When it comes to having property seized by eminent domain, a series of court decisions have ruled that an owner of a property must be provided “just compensation” for his or her property. However, the factors that determine just compensation tend to vary from state to state, including California.
What does “just compensation” mean?
There is a simple rule that governs eminent domain: The owner of a property must be justly compensated. Going back to the 19th century, Supreme Court cases have generally given the government a wide berth when it comes to its ability to use eminent domain powers, setting relatively few limits on the reasons those powers could be used. However, the government has consistently ruled that the owners of the land must be paid “fair market value” for the seizure of their property. Of course, determining the just compensation that’s due to a property owner is not easy.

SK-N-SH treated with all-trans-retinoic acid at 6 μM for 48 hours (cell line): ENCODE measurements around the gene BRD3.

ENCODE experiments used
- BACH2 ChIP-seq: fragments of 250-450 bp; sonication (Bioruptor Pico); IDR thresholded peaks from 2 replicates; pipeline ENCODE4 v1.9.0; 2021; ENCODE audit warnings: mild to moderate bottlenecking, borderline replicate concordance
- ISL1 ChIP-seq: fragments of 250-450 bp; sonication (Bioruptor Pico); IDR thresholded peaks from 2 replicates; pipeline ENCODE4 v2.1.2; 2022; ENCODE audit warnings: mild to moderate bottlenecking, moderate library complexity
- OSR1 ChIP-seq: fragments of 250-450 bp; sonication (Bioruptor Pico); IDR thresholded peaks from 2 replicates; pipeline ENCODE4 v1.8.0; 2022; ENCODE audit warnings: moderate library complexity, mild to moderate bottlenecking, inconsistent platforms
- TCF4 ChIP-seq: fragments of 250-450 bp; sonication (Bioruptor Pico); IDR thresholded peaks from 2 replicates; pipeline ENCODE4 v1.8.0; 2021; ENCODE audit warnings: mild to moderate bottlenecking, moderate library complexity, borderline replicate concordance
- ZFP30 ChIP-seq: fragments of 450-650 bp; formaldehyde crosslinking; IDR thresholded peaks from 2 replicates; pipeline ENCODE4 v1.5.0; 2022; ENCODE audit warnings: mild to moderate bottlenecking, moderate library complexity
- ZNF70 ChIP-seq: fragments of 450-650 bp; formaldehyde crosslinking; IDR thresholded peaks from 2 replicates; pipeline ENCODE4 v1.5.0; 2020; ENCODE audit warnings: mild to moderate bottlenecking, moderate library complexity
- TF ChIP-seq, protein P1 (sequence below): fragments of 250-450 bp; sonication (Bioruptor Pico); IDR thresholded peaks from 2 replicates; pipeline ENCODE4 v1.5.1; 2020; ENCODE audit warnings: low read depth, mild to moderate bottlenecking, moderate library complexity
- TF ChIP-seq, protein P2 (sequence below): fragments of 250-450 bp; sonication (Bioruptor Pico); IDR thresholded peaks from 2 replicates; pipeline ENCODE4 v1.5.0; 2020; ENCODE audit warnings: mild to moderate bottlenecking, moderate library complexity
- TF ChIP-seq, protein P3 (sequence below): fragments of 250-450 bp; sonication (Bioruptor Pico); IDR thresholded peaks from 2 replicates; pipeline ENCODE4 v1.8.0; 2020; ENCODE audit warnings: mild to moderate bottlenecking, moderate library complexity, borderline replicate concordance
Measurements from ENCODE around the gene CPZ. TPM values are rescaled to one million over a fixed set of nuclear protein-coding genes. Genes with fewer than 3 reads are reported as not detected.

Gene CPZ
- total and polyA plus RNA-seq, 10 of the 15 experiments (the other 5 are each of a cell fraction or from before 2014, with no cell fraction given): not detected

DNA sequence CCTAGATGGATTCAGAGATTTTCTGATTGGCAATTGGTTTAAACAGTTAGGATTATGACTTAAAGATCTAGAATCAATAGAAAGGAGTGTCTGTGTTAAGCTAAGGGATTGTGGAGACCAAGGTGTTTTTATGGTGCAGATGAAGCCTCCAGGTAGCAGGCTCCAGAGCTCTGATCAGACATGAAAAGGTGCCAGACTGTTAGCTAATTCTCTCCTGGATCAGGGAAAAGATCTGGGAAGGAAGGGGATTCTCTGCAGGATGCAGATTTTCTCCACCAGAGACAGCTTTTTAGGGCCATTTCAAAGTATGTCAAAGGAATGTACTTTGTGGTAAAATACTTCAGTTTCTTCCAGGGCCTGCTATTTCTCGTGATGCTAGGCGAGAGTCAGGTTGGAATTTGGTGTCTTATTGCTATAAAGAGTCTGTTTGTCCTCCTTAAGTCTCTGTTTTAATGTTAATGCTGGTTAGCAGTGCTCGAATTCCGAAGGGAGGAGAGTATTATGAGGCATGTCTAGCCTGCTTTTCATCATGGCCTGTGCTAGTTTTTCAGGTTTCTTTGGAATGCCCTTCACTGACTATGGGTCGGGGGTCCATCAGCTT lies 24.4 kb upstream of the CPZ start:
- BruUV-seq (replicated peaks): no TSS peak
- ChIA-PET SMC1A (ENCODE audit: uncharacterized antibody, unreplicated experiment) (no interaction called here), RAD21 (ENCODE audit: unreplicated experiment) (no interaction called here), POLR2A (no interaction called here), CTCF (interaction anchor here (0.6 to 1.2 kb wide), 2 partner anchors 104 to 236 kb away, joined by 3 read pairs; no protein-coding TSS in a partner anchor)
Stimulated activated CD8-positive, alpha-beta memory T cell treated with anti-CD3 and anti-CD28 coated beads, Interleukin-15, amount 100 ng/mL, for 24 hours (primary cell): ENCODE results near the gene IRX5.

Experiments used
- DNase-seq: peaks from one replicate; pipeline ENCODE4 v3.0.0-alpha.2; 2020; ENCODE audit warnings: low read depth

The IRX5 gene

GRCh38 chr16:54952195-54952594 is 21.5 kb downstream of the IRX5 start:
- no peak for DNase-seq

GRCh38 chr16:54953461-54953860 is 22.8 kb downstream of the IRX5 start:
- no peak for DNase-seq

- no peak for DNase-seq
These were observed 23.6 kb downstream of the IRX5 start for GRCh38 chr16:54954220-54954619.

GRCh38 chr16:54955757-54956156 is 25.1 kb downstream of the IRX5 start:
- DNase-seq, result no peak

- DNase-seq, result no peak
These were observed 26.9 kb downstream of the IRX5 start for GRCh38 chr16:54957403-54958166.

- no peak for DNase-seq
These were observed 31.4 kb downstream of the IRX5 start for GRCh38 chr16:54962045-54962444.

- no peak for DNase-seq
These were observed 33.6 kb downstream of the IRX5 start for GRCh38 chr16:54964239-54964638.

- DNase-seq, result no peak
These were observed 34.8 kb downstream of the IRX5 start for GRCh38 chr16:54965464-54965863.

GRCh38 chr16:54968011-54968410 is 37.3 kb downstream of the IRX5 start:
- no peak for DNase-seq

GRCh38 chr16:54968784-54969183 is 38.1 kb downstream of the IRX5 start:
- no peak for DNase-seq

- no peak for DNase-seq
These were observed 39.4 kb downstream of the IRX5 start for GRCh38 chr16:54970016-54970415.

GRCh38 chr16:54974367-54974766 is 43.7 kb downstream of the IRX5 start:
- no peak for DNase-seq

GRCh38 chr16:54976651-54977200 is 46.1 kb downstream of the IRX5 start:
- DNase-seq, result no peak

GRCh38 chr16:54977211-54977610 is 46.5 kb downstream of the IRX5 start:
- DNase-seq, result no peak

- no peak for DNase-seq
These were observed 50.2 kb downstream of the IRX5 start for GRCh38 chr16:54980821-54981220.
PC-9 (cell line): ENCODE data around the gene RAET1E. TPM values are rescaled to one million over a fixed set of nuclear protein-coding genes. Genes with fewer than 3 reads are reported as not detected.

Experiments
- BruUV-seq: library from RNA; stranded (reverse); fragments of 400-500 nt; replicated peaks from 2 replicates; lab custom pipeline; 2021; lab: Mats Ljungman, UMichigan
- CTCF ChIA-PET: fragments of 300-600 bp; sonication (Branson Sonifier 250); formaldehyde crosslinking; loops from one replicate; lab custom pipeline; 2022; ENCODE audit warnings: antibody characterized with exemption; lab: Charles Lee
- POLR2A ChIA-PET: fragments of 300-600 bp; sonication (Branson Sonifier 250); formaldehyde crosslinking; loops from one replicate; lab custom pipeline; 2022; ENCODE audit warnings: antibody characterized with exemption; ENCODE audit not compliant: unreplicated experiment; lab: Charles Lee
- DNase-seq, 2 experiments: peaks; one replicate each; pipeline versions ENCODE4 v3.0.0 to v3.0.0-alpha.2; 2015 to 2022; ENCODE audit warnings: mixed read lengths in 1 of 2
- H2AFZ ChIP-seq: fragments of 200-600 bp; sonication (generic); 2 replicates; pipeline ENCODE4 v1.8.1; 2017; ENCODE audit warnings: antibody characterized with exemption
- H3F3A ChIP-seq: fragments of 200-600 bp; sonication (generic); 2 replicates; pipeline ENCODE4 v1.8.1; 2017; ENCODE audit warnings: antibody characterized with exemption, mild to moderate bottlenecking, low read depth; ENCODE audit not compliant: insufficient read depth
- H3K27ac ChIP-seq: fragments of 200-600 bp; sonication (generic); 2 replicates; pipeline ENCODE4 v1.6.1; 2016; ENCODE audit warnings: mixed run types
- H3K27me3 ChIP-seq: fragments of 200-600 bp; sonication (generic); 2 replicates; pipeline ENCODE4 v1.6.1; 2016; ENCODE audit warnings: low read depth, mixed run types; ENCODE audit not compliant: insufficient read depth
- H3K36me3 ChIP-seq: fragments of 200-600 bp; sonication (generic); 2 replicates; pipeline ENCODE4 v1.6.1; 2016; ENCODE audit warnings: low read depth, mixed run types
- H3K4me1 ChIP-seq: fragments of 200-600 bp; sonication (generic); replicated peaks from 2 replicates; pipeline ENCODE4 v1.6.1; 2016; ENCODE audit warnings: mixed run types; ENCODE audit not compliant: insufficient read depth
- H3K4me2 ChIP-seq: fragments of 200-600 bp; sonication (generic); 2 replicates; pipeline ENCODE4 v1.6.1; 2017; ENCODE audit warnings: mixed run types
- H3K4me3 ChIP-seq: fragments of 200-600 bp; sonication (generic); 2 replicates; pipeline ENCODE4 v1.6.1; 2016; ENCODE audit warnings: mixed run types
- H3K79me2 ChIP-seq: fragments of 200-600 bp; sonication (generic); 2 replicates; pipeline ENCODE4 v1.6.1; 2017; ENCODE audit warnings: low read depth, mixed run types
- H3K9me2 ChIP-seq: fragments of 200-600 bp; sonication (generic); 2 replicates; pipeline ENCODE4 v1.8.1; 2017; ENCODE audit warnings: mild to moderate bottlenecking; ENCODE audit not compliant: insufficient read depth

What are some of the factors that influence just compensation?
Many factors go into determining just compensation. These include:
- The price of the land in the current market if it is being sold under normal circumstances, otherwise known as fair market value
- The value of any improvements made to the land
- Damage done to the property not seized but impacted by the seizure of the property
- Potential benefits to the landowner, which would reduce the fair market value offered by the government to him or her
If you are having a dispute with a level of government over eminent domain, you should consider reaching out to an experienced attorney as soon as possible. Depending on the size of the property in question, its potential value and the reason the government is attempting to seize it, you could be entitled to more money than you are being offered.